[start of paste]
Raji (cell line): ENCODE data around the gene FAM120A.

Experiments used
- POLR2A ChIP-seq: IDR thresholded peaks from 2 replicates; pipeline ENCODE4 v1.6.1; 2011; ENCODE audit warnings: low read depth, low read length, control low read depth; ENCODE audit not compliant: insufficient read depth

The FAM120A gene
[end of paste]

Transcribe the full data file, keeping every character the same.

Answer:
Raji (cell line): ENCODE data around the gene FAM120A.

Experiments used
- POLR2A ChIP-seq: IDR thresholded peaks from 2 replicates; pipeline ENCODE4 v1.6.1; 2011; ENCODE audit warnings: low read depth, low read length, control low read depth; ENCODE audit not compliant: insufficient read depth

The FAM120A gene